What not to buy – 8 factors to be wary of when housing hunting in 2023
We all know that moving home can be a stressful process, and if you’re looking to make the big move this year it’s important to make the right investment so you don’t end up paying more than you bargained for. But what makes a sound investment? Here are some of the key factors which you should consider and be wary of when house hunting in 2023.
1. Do-er Uppers
Buying a do-er upper, i.e. a property which needs renovating, is often seen as a good way to secure a bargain and put your own stamp on your home. However, although the idea of getting stuck in doing DIY and knocking down walls may seem like a fun project initially, there are many factors to consider before you commit.
Although initially buying a project at a great price can seem like a cost-effective way of getting on, or climbing, the property ladder, often the sheer cost of renovating the house and bringing it up to a high standard can see buyers spend much more than they originally budgeted for.
One of the main factors to consider is that costs of home improvements have significantly increased over the past couple of years, with the average cost to do up a 3 bedroom house in the region of £77K according to Checkatrade. The pandemic, Brexit, rising labour costs and raw material shortages are all factors that have contributed to increasing costs, so it’s important to try and estimate how much the work will cost you before committing to the project, as you don’t want to find yourself running out of money halfway through your renovation!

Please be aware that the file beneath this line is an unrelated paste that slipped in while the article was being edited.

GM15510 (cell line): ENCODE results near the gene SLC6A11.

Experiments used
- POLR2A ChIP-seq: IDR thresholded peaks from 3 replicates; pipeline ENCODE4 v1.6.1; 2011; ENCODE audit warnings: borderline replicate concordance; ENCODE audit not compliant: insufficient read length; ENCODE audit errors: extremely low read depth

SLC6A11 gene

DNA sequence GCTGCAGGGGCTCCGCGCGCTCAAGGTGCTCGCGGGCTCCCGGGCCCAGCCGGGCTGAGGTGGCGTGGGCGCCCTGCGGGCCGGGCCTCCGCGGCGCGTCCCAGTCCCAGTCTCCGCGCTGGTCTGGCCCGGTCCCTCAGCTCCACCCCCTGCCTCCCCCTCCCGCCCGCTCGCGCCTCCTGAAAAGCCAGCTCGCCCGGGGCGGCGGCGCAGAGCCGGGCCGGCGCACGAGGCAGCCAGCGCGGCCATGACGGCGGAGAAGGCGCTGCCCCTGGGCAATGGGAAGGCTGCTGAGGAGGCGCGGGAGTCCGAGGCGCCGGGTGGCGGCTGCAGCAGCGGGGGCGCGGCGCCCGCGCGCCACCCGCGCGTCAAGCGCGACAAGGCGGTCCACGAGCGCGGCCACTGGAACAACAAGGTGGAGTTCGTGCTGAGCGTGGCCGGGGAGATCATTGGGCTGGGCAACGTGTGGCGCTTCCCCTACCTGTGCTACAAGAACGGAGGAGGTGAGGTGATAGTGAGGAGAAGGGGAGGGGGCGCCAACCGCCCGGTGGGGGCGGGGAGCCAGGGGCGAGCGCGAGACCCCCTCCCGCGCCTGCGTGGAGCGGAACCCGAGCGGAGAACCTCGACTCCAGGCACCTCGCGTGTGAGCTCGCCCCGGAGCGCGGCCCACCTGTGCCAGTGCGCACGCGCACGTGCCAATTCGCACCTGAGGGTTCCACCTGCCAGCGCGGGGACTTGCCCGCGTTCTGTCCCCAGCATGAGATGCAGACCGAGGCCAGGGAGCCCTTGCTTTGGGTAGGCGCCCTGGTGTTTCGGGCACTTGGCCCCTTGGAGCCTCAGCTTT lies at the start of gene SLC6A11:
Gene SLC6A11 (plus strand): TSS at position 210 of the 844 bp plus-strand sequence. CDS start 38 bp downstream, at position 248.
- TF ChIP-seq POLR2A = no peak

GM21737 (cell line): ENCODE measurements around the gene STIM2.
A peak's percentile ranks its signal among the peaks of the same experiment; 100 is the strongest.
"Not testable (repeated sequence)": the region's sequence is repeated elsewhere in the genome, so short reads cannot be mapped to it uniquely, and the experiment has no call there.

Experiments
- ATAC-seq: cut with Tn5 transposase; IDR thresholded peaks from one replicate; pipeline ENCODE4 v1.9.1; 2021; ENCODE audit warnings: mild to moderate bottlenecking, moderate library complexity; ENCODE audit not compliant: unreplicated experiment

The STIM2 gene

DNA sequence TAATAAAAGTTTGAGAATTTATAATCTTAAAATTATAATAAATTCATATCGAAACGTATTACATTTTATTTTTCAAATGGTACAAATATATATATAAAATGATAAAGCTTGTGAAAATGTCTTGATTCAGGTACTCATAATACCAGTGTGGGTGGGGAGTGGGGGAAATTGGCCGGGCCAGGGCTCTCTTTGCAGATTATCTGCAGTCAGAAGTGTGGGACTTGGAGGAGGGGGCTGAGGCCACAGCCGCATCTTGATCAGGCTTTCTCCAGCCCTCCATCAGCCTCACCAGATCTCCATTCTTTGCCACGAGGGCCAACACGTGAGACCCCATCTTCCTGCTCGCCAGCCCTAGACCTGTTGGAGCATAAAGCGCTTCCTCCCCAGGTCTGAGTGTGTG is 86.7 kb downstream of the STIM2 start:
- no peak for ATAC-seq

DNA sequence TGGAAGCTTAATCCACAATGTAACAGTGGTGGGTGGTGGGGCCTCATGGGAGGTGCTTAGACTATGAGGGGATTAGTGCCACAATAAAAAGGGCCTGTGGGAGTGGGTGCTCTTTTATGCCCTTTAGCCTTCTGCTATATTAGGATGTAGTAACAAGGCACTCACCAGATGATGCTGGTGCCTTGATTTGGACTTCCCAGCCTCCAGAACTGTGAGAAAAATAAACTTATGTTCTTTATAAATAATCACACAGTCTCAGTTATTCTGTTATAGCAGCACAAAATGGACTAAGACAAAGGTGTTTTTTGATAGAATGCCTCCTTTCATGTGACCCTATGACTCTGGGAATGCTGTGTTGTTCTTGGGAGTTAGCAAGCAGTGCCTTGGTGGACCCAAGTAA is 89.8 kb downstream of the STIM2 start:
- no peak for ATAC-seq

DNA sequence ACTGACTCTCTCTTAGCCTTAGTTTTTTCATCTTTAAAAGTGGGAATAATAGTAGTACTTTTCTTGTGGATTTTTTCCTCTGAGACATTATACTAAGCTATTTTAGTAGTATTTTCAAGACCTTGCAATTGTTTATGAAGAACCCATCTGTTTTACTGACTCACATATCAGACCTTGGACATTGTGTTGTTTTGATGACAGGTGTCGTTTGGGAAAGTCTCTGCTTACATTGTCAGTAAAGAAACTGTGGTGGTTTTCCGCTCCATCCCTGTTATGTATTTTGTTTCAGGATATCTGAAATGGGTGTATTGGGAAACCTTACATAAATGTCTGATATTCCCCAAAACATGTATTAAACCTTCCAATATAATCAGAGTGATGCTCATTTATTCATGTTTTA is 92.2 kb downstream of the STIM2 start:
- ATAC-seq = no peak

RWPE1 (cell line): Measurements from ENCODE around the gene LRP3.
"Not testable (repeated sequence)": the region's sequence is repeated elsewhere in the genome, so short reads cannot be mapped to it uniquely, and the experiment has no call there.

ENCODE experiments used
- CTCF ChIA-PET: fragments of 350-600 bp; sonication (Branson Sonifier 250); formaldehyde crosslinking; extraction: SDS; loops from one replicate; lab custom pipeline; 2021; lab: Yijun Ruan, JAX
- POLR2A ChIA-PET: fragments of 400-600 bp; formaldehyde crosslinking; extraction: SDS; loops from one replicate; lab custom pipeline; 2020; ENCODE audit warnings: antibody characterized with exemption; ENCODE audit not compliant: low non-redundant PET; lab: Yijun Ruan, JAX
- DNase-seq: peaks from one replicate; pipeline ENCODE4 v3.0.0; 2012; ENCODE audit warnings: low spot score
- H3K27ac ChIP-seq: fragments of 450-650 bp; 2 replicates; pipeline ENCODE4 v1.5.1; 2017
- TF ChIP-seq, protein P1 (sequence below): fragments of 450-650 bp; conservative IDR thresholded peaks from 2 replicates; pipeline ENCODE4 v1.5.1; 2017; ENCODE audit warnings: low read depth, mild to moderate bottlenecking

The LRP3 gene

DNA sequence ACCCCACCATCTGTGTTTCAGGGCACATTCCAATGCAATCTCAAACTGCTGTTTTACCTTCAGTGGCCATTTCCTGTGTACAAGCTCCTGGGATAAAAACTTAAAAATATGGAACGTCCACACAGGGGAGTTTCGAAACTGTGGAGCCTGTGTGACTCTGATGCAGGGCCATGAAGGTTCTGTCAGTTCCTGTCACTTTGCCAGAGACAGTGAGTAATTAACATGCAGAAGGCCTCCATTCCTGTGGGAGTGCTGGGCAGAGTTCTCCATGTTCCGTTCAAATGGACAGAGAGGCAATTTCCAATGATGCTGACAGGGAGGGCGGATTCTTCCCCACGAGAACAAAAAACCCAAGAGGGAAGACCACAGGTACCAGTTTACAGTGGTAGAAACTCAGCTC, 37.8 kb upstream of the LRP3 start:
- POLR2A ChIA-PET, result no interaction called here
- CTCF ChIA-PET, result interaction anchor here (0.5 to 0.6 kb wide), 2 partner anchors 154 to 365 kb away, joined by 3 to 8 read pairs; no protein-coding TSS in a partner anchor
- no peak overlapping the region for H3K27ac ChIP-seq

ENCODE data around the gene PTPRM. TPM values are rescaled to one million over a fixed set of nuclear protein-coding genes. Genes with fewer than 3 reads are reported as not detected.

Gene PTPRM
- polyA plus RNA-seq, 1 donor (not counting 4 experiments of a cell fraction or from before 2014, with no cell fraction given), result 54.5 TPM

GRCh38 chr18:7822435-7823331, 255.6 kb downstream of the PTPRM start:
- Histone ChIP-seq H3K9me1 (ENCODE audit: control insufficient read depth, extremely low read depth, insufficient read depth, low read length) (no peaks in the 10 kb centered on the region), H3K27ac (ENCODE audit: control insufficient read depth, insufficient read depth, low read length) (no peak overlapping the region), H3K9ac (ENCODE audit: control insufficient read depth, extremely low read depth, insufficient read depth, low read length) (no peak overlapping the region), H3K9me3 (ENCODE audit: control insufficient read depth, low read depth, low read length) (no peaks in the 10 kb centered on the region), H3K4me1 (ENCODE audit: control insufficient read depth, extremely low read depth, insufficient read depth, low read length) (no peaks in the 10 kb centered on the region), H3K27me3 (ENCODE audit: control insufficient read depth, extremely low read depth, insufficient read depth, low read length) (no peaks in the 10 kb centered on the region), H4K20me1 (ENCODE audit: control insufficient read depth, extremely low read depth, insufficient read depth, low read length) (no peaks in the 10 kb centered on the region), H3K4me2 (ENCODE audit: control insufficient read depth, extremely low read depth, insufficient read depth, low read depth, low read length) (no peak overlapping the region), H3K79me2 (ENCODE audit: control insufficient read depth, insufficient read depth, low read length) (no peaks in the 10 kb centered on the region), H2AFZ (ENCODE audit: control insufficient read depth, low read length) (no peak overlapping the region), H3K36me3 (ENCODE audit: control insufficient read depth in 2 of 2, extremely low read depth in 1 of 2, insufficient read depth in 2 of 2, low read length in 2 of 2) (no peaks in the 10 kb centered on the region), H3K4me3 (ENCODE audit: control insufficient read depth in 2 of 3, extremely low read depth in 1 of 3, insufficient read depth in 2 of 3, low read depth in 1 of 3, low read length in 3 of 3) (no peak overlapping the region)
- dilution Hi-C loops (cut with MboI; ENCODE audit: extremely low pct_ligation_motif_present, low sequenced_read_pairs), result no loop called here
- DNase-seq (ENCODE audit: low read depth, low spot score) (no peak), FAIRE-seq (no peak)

Additionally, high demand for tradesmen due to repercussions of unprecedented demand in the housing market over the past two years, means that you can also expect delays along the way. This is especially important to consider if you or your family members work remotely from home, as living in a construction site which is taking longer than expected to complete could be a major disruption to your current standard of living.